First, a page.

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Darwin's Medicine blog

Professor Brian D Smith is an authority on the pharmaceutical industry and works at SDA Bocconi University and Hertfordshire Business School.

Blind man's buff

Evolution can explain, and reduce, industry failings as well as its successes


One of the most common mistakes about evolutionary processes is that they are directed towards some goal. This mistake is not only common, it’s egregious because it leads us into misunderstanding what is going on in our industry.

I was reminded of this by a recent publication, in the British Journal of Medicine, about innovation in our industry. As usual, allow me to perambulate around the evolutionary thinking a little before I come back to the practical implications.

The appearance of purpose

As many have written, evolution gives the appearance of purpose. In biology, we seem to see ‘higher’ organisms evolving out of ‘lower’ ones. And that ‘progress’ seems linear, as if there were some sort of predestined goal towards which evolution progresses.

But that is an illusion, caused by two very common cognitive traps to which we humans are prone. The first is that we are biased to consider what we can see (for example, evolutionary steps that succeed) at the expense of what we can’t easily see (such as evolutionary steps that fail).

The second is to ‘frame’ an evolutionary advance as ‘better’ rather than just ‘different’. In fact evolution is blind, to quote Richard Dawkins, because ‘it does not plan ahead, does not see consequences, has no purpose in view’. In biology at least, it is the result of random variation – most of which has no or negative consequences – and subsequent selection by the environment.

We don’t see unsuccessful variations – such as embryos that fail to develop – and the result of evolutionary change is not a ‘higher’ organism but only one better adapted to the way the environment is now. As a result, evolution is terribly wasteful, requiring innumerable failures to produce one success.

Biological evolution

Now, back to practical implications. Just as in biology, we tend to see changes in the industry as steps towards better business models. But by considering the biological analogue we learn two things.

Firstly, new business models are not ‘better’ than their predecessor in any absolute way: they are only a better fit with today’s environment. To illustrate that, just think how effective today’s digitally based business models would have been in an era before cheap, easy and pervasive internet connectivity.

Secondly, our cognitive biases are leading us to ignore all the failures. I was reminded of this second issue recently when I read a paper in BMJ.

Research carried out by the German health technology assessor IQWIG that found that very few new drugs offer any significant improvement on what is already available. What we see in drug development is very similar to what we see in biological evolution – a lot of failures, very few successes.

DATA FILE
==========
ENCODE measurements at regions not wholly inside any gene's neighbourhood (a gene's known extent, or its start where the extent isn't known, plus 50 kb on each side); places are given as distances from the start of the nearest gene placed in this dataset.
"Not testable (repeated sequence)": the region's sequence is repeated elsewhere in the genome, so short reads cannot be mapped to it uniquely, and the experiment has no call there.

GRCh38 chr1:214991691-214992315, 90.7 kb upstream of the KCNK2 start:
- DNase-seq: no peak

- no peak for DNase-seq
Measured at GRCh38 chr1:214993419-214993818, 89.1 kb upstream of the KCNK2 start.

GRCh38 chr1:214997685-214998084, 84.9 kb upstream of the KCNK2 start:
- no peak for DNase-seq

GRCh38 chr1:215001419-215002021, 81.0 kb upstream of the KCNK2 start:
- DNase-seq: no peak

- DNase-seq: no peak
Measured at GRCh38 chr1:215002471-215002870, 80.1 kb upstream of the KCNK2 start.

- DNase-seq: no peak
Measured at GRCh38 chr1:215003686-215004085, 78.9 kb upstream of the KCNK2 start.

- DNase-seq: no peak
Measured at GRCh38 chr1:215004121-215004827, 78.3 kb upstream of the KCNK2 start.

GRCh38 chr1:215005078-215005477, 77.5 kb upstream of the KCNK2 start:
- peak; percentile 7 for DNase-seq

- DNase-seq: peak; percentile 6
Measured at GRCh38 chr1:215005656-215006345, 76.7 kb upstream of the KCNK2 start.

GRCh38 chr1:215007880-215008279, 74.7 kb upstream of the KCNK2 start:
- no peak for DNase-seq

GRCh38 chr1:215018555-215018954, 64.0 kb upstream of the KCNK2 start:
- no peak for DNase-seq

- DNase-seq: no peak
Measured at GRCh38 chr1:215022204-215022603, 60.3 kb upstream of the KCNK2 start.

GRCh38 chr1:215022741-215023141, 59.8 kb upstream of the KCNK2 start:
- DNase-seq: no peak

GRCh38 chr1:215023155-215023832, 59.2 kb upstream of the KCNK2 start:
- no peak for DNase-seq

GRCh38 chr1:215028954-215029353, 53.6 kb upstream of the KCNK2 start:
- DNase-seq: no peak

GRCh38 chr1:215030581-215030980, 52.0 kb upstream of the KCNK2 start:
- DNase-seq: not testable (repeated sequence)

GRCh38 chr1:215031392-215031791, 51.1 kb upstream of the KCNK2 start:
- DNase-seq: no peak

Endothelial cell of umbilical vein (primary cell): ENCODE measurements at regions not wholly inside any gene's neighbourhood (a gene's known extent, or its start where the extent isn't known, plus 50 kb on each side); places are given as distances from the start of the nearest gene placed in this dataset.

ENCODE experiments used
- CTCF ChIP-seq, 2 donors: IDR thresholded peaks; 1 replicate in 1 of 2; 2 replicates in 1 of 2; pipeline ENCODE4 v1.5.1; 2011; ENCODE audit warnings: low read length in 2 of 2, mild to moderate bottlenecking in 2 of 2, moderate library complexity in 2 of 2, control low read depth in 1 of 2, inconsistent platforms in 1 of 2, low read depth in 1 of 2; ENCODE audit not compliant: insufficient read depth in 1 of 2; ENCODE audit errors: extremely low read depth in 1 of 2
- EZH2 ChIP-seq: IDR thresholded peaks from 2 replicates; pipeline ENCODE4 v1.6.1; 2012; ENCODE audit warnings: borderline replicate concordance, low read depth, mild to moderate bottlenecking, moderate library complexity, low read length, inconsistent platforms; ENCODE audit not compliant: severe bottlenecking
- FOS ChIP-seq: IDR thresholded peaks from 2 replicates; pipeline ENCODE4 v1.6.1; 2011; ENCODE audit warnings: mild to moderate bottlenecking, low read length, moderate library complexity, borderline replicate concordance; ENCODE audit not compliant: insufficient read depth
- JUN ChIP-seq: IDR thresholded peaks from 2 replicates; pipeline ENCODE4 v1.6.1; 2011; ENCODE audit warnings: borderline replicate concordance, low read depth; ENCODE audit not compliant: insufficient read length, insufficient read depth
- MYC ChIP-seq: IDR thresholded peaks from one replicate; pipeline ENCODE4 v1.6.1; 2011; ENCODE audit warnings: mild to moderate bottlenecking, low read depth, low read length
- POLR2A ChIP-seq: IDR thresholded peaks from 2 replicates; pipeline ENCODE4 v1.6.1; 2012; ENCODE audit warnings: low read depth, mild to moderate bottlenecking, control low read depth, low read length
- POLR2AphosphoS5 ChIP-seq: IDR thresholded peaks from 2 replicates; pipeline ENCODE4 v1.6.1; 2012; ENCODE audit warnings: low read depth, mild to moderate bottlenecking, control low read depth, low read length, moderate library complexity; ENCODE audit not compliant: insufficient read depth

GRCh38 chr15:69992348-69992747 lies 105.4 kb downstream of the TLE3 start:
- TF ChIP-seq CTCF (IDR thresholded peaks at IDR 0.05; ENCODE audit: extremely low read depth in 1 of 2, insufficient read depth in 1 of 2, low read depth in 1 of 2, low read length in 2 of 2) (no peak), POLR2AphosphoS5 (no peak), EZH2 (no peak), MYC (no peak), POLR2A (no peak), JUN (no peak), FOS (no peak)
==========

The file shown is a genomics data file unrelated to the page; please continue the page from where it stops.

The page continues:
And when we look at what is happening in the pharma industry, we’re prone to the same cognitive errors that we fall prey to when we observe biological evolution.

In IQWIG’s words, ‘the rhetoric of novelty and innovation creates an assumption that new products are better than existing ones’.

Evolutionary theory

So evolutionary theory is giving us a better understanding of what is happening in our industry. But how can we act on that? Well, consider that business evolution is not driven by random mutations but by deliberate choices – at least in part.

We could, then, make better choices about what to develop and, just as important, what not to develop. Done well, this deliberation would reduce wasteful activity and accelerate the adaptation of the industry to our changing world.

In fact, IQWIG’s BMJ paper suggested something along those lines. The company argued that policymakers should be more proactive, not just accepting what companies develop but making clear what the clinical needs and economic unmet needs are.

The paper gives more detail on that and the authors pull no punches. But the ball doesn’t lie only in the policymakers’ court. Pharma and medtech companies could be clearer about the clinical and economic goals of development programmes.

They could kill failing programmes earlier using those goals as guides. They could focus on genuine clinical and health economic advances and not on launching products that are not advances. Of course, many companies are talking about doing this.

Market access leaders are getting to have a say earlier in development. Some trial designs are changing to demonstrate differences versus incumbents rather than just placebos. Real-world evidence is beginning to be used to demonstrate real-world outcomes and value.

But, as the BMJ paper shows, progress is too slow and our ‘innovative’ industry still wastes too much effort on being imitative. Looking through an evolutionary lens makes us aware of the tendency of evolution to be wasteful.

The IQWIG evidence tells us that our industry is wasteful of its innovative resources. But business evolution need not be so wasteful, because its variation is not random but at least partly deliberate. It’s up to us how much we deliberate and how much we waste.

Professor Brian D Smith works at SDA Bocconi and the University of Hertfordshire. He is a world-recognised authority on the evolution of the life sciences industry and welcomes questions at

Article by
Brian D Smith

6th December 2019

From: PME


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